Alexander Morozevich 2760
½-½
Shakhriyar Mamedyarov 2753
Vladimir Kramnik 2755
0-1
Hikaru Nakamura 2784
Sergey Karjakin 2782
½-½
Magnus Carlsen 2864
Fabiano Caruana 2774
0-1
Boris Gelfand 2755
Dmitry Andreikin 2713
½-½
Vishy Anand 2786
Round 03 – June 15 2013, 15:00h
Vishy Anand 2786
-
Alexander Morozevich 2760
Boris Gelfand 2755
-
Dmitry Andreikin 2713
Magnus Carlsen 2864
-
Fabiano Caruana 2774
Hikaru Nakamura 2784
-
Sergey Karjakin 2782
Shakhriyar Mamedyarov 2753
-
Vladimir Kramnik 2803
Round 04 – June 17 2013, 15:00h
Alexander Morozevich 2760
-
Vladimir Kramnik 2803
Sergey Karjakin 2782
-
Shakhriyar Mamedyarov 2753
Fabiano Caruana 2774
-
Hikaru Nakamura 2784
Dmitry Andreikin 2713
-
Magnus Carlsen 2864
Vishy Anand 2786
-
Boris Gelfand 2755
Round 05 – June 18 2013, 15:00h
Boris Gelfand 2755
-
Alexander Morozevich 2760
Magnus Carlsen 2864
-
Vishy Anand 2786
Hikaru Nakamura 2784
-
Dmitry Andreikin 2713
Shakhriyar Mamedyarov 2753
-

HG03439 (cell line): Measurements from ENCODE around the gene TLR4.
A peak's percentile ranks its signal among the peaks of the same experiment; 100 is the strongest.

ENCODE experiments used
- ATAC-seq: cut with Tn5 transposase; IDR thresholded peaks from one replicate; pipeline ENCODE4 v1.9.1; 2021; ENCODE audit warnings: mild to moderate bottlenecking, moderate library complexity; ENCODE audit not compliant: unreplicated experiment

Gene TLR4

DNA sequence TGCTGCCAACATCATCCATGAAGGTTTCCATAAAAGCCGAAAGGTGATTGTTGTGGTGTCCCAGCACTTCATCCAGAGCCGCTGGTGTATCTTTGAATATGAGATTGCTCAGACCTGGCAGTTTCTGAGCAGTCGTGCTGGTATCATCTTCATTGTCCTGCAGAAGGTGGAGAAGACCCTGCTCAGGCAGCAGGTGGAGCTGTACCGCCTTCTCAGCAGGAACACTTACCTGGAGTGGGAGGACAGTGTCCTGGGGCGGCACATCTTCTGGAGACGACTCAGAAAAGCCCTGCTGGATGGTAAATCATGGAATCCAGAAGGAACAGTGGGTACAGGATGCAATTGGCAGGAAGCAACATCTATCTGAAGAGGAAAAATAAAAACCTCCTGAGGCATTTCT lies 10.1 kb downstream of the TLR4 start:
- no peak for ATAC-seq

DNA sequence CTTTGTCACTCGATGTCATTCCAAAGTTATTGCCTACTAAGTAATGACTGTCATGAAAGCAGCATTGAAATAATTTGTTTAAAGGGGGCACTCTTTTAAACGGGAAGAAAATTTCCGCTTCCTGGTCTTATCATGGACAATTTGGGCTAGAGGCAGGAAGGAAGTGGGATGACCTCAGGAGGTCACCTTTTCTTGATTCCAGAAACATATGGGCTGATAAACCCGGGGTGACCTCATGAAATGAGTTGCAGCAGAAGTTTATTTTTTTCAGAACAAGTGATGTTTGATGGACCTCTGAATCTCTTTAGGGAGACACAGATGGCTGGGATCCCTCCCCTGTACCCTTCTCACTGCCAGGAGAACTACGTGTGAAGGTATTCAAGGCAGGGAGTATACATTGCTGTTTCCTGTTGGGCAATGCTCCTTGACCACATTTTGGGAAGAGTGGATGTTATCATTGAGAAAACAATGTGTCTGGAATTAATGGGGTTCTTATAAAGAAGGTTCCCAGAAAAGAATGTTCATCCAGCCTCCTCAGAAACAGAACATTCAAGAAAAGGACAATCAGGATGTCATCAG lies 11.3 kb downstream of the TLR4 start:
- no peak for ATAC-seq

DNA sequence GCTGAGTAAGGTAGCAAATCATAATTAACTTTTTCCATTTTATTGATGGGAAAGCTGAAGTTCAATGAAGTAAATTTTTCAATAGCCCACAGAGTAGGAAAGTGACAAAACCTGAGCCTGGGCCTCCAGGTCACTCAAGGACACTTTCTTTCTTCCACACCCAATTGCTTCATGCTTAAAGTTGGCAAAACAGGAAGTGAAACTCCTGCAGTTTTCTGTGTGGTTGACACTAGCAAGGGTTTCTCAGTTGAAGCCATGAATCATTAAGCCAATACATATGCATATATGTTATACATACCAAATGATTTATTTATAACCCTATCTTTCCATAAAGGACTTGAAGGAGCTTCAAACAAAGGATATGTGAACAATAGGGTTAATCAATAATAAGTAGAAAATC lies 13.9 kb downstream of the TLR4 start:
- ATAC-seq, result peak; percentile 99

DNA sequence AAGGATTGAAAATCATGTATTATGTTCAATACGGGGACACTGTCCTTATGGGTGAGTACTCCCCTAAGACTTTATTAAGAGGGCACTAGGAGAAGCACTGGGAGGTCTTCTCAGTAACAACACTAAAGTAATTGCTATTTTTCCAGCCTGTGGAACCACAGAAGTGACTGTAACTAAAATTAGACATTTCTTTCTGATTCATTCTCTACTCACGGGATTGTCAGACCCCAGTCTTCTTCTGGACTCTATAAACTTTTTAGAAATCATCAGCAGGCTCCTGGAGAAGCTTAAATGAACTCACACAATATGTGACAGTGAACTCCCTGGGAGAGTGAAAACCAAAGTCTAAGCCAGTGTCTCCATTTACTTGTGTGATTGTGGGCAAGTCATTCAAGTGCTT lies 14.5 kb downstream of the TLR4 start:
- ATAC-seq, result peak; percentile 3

Fabiano Caruana 2774
Vladimir Kramnik 2727
-
Sergey Karjakin 2782
Round 06 – June 19 2013, 15:00h
Alexander Morozevich 2760
-
Sergey Karjakin 2782
Fabiano Caruana 2774
-
Vladimir Kramnik 2803
Dmitry Andreikin 2713
-
Shakhriyar Mamedyarov 2753
Vishy Anand 2786
-
Hikaru Nakamura 2784
Boris Gelfand 2755
-
Magnus Carlsen 2864
Round 07 – June 21 2013, 15:00h
Magnus Carlsen 2864
-
Alexander Morozevich 2760
Hikaru Nakamura 2784
-
Boris Gelfand 2755
Shakhriyar Mamedyarov 2753
-
Vishy Anand 2786
Vladimir Kramnik 2803
-
Dmitry Andreikin 2713
Sergey Karjakin 2782
-
Fabiano Caruana 2774
Round 08 – June 22 2013, 15:00h
Alexander Morozevich 2760
-
Fabiano Caruana 2774
Dmitry Andreikin 2713
-
Sergey Karjakin 2782
Vishy Anand 2786
-
Vladimir Kramnik 2803
Boris Gelfand 2755
-
Shakhriyar Mamedyarov 2753
Magnus Carlsen 2864
-
Hikaru Nakamura 2784
Round 09 – June 23 2013, 13:00h
Hikaru Nakamura 2784
-
Alexander Morozevich 2760
Shakhriyar Mamedyarov 2753
-
Magnus Carlsen 2864
Vladimir Kramnik 2803
-
Boris Gelfand 2755
Sergey Karjakin 2782
-
Vishy Anand 2786
Fabiano Caruana 2774
-
Dmitry Andreikin 2713

All pictures by Etery Kublashvili

 


Links

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Topics Tal Memorial